Mark Herrmann from The Daily News wrote a great piece about a town hall on the future of golf – here’s the original.
‘That’s a good question,” said just about all of the top area professional and amateur golfers who, while gathered on Long Island this week for the Met Open, were asked to name the one thing that should be done to help the game of golf.
All of the entrants in the season’s last big local championship, which concludes today at Old Westbury Golf & Country Club, love the game and would like to see more people share the feeling.
They also know that golf, as a sport and an industry, has been flagging in recent years, for many reasons.
So there was not one clear answer to the question of what to do about it. But there were a lot of interesting ones — usually after a pause for reflection.
“It would be something to do with the time it takes to play,” said Mike Meehan, the host pro for the Met Open. “You think about public golf, a guy who wants to play Bethpage. That’s his whole day.”
Old Westbury recently held a women’s tournament in which tees were moved up so that every hole was a par 3. “They loved it. The first group finished in 3 hours, 10 minutes,” Meehan said. “Is the answer 12-hole golf? If people could know that it would take only three hours, I think you’d really be on to something.”
Bob Rittberger, head pro at Garden City Golf Club, agreed that time seems to be the “overwhelming” challenge.
Mark Brown, head pro at the Tam O’Shanter Club, said, “I just think people playing from the right tee markers would be the best thing. I see people try to stretch it out. I tell my members, ‘When you start shooting 72, that’s when you should move back.’ People are playing from the wrong markers, which leads to bad scores and slow rounds.”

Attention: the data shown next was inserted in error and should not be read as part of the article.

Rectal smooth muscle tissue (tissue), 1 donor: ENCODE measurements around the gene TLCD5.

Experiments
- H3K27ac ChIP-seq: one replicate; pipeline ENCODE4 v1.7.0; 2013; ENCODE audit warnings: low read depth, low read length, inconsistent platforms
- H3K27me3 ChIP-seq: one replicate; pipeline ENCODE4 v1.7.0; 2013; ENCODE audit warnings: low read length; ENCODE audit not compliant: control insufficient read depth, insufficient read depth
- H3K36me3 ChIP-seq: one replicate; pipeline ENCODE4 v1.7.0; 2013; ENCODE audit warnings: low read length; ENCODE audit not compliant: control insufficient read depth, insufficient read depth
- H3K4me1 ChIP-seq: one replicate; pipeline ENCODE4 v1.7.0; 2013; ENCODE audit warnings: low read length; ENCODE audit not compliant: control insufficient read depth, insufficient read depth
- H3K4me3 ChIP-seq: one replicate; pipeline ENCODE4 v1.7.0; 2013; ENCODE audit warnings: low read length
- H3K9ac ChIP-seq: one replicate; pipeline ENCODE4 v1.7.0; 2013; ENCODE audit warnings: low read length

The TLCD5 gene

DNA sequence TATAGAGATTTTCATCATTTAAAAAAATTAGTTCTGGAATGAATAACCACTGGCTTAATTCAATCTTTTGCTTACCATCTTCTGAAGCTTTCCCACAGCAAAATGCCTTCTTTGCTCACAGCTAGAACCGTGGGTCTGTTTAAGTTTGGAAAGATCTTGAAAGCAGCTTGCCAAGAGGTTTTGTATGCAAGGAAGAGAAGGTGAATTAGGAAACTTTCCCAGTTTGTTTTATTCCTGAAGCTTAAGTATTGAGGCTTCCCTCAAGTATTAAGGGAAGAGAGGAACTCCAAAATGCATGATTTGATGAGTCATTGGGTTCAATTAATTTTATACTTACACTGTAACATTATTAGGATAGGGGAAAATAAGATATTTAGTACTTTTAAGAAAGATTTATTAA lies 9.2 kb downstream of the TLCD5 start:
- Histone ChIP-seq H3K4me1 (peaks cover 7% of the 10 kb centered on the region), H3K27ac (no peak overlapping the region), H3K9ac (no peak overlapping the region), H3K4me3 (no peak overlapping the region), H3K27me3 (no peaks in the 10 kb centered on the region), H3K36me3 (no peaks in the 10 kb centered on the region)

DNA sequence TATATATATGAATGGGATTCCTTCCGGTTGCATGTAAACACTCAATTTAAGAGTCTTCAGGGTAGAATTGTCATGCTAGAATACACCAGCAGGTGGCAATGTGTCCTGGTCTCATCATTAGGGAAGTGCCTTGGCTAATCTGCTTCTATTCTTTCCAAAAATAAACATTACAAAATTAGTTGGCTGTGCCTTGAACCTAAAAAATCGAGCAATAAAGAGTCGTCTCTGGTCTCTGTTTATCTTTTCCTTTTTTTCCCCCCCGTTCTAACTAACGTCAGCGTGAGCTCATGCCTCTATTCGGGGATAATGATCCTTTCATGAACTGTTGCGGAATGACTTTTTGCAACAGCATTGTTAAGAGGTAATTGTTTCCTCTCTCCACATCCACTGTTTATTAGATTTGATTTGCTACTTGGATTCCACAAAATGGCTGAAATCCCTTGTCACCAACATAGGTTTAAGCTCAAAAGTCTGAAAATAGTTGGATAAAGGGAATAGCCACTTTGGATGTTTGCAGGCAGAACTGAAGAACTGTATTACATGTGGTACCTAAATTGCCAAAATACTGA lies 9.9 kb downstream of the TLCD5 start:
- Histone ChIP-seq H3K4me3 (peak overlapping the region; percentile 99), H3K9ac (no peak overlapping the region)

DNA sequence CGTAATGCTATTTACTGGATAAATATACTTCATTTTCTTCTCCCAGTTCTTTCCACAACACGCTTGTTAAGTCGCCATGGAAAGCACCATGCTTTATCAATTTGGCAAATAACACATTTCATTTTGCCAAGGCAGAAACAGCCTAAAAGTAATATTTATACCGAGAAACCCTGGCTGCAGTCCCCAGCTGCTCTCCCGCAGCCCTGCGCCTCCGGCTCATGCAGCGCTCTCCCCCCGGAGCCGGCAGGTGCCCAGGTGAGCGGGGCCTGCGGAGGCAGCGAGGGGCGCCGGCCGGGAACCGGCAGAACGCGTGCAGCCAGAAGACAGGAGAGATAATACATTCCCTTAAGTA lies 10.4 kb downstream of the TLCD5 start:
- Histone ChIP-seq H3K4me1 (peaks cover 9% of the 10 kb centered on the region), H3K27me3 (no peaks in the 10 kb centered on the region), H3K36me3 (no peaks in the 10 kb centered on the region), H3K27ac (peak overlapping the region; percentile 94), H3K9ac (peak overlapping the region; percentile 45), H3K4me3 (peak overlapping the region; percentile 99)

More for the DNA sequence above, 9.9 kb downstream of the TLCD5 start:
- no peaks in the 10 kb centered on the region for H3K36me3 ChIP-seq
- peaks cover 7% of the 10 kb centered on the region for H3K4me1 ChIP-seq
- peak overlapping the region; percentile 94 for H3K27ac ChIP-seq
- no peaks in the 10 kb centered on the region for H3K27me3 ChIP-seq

Rob Labritz, who, like Brown, recently competed in the PGA Championship, said, “Golf needs ambassadors, good players and good people, who can spread the word of the game. Young guys, good dressers.”
One of the younger players in the Met Open, amateur Jim Liu of Smithtown, evoked tradition. “Just go back to the basics,” said the golfer who will leave soon for his freshman year at Stanford. “A lot of things are just getting out of hand, like calling in on rulings. There’s a controversy over the belly putter. When I first started to play the game, there was no real controversy surrounding the game at all. I’d say, ‘Just go back to playing.’ ”
The equipment boom was cited by Paul Dickinson, assistant pro at Montauk Downs. “The ball is just going too far,” he said. “I had a guy who took a lesson from me, he’s from Jupiter Hills down in Florida. He said Keegan Bradley comes to his driving range just to be able to hit drivers because he hits it 350 and he can’t hit driver at many ranges. There’s something wrong with that, isn’t there?”
Kate Keller, an official for the host Metropolitan Golf Association, said the sport will have a great future if it can make itself more inviting to a vast underserved market. “It’s staggering, how intimidated women are to come out and play golf,” she said, adding that even though she has a job in golf and is from a golf family, she often feels pressure because she is a 33 handicap.
Darrell Kestner, director of golf at Deepdale and the dean of local pros, summed it up by saying, “I think golf needs families to be able to come out and zip around in 3½ hours. And keep it fun.”